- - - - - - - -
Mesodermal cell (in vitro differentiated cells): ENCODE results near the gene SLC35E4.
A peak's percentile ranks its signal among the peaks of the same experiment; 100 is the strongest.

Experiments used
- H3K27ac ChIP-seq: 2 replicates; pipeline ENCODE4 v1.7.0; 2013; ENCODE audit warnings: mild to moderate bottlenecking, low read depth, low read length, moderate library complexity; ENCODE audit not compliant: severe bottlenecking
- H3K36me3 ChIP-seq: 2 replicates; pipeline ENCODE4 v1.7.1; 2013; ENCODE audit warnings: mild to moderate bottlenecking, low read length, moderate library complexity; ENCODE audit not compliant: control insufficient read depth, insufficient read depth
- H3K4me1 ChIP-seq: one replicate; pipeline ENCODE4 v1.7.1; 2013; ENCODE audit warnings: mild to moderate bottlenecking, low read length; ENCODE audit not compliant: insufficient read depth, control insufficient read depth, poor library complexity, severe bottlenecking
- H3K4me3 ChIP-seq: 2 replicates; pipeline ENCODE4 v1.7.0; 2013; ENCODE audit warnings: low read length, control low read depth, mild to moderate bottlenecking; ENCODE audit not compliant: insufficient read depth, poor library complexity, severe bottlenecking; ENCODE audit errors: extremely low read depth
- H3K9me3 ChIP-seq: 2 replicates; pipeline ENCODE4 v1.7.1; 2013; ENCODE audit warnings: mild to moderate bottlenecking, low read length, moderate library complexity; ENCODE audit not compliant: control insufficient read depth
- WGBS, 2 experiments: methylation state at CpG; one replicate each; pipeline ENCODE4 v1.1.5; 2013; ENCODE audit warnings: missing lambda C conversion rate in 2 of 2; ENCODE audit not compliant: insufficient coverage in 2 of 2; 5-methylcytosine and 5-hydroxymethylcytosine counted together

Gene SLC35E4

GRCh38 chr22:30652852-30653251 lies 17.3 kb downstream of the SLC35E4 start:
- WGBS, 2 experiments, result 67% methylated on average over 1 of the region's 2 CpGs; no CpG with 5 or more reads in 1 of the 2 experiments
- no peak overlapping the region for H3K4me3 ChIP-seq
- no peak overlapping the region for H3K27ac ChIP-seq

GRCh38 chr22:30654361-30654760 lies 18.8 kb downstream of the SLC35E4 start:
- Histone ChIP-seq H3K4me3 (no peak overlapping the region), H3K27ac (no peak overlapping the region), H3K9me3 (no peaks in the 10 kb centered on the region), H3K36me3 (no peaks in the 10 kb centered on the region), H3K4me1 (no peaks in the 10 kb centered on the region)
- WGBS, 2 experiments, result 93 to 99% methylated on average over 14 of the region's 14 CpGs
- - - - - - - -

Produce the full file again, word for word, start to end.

Mesodermal cell (in vitro differentiated cells): ENCODE results near the gene SLC35E4.
A peak's percentile ranks its signal among the peaks of the same experiment; 100 is the strongest.

Experiments used
- H3K27ac ChIP-seq: 2 replicates; pipeline ENCODE4 v1.7.0; 2013; ENCODE audit warnings: mild to moderate bottlenecking, low read depth, low read length, moderate library complexity; ENCODE audit not compliant: severe bottlenecking
- H3K36me3 ChIP-seq: 2 replicates; pipeline ENCODE4 v1.7.1; 2013; ENCODE audit warnings: mild to moderate bottlenecking, low read length, moderate library complexity; ENCODE audit not compliant: control insufficient read depth, insufficient read depth
- H3K4me1 ChIP-seq: one replicate; pipeline ENCODE4 v1.7.1; 2013; ENCODE audit warnings: mild to moderate bottlenecking, low read length; ENCODE audit not compliant: insufficient read depth, control insufficient read depth, poor library complexity, severe bottlenecking
- H3K4me3 ChIP-seq: 2 replicates; pipeline ENCODE4 v1.7.0; 2013; ENCODE audit warnings: low read length, control low read depth, mild to moderate bottlenecking; ENCODE audit not compliant: insufficient read depth, poor library complexity, severe bottlenecking; ENCODE audit errors: extremely low read depth
- H3K9me3 ChIP-seq: 2 replicates; pipeline ENCODE4 v1.7.1; 2013; ENCODE audit warnings: mild to moderate bottlenecking, low read length, moderate library complexity; ENCODE audit not compliant: control insufficient read depth
- WGBS, 2 experiments: methylation state at CpG; one replicate each; pipeline ENCODE4 v1.1.5; 2013; ENCODE audit warnings: missing lambda C conversion rate in 2 of 2; ENCODE audit not compliant: insufficient coverage in 2 of 2; 5-methylcytosine and 5-hydroxymethylcytosine counted together

Gene SLC35E4

GRCh38 chr22:30652852-30653251 lies 17.3 kb downstream of the SLC35E4 start:
- WGBS, 2 experiments, result 67% methylated on average over 1 of the region's 2 CpGs; no CpG with 5 or more reads in 1 of the 2 experiments
- no peak overlapping the region for H3K4me3 ChIP-seq
- no peak overlapping the region for H3K27ac ChIP-seq

GRCh38 chr22:30654361-30654760 lies 18.8 kb downstream of the SLC35E4 start:
- Histone ChIP-seq H3K4me3 (no peak overlapping the region), H3K27ac (no peak overlapping the region), H3K9me3 (no peaks in the 10 kb centered on the region), H3K36me3 (no peaks in the 10 kb centered on the region), H3K4me1 (no peaks in the 10 kb centered on the region)
- WGBS, 2 experiments, result 93 to 99% methylated on average over 14 of the region's 14 CpGs